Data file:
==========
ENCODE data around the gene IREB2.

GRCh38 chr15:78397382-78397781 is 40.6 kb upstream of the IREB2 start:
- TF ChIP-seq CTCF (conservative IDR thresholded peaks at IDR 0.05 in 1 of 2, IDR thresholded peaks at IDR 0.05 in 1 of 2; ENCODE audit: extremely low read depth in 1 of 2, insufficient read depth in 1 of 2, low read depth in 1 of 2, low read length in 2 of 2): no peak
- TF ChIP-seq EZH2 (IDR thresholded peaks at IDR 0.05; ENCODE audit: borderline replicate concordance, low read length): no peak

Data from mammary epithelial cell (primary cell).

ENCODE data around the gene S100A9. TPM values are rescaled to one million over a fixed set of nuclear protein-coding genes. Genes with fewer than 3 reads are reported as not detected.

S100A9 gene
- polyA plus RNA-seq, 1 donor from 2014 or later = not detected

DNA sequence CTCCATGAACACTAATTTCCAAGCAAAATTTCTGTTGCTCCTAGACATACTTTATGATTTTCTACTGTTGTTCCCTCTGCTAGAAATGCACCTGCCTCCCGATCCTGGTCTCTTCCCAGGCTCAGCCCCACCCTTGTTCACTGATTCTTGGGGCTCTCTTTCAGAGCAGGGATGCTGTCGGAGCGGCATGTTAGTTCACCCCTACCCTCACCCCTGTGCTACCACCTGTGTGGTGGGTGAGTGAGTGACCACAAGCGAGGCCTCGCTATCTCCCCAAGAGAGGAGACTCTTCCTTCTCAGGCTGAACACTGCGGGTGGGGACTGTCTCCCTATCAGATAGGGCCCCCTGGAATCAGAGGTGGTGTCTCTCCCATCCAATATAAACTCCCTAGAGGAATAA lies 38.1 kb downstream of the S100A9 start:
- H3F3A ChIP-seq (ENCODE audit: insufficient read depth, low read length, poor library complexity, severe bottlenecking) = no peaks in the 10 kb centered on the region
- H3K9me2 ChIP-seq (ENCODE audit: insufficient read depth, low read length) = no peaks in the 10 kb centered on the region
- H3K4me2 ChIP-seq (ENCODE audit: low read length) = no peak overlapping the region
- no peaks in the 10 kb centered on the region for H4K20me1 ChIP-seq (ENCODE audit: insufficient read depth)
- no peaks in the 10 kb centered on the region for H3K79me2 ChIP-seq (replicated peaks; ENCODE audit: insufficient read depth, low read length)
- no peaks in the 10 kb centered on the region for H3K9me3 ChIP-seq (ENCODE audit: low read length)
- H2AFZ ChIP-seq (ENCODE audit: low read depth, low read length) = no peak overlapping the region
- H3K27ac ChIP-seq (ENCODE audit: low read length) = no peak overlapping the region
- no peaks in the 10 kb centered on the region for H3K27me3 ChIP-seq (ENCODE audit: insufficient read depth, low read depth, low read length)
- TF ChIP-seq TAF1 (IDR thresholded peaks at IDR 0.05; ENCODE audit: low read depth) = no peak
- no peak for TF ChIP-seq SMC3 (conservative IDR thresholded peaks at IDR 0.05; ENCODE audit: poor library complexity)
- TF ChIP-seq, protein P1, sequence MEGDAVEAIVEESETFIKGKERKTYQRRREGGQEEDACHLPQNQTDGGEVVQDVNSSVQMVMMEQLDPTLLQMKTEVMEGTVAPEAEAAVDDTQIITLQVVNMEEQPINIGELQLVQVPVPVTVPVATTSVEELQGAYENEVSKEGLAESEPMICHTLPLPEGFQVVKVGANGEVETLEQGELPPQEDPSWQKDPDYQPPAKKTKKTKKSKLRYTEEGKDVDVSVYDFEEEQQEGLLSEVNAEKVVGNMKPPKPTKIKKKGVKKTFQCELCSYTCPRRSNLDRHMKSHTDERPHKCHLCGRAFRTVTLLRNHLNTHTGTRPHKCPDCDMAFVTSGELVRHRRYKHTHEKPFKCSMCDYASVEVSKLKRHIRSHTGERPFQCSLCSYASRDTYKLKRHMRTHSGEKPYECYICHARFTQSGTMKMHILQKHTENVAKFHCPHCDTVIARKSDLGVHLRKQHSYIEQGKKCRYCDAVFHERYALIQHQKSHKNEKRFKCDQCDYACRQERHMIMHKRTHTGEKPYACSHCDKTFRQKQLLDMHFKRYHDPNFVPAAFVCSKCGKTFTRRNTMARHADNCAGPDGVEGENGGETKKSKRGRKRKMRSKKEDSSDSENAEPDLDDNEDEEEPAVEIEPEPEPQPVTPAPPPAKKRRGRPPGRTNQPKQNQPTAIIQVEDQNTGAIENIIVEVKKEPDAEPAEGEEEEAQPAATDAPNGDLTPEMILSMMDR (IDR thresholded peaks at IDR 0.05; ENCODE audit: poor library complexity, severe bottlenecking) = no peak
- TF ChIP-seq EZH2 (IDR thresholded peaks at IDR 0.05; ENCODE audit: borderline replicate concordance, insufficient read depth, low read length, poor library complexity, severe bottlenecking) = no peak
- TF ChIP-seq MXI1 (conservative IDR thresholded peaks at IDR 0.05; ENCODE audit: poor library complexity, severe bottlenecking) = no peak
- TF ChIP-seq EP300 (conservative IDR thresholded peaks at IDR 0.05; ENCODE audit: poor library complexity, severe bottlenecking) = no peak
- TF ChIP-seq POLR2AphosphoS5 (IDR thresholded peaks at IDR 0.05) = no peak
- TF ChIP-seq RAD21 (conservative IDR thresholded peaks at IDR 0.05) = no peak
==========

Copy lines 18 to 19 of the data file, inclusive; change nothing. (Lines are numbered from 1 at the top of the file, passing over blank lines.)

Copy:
- no peaks in the 10 kb centered on the region for H3K27me3 ChIP-seq (ENCODE audit: insufficient read depth, low read depth, low read length)
- TF ChIP-seq TAF1 (IDR thresholded peaks at IDR 0.05; ENCODE audit: low read depth) = no peak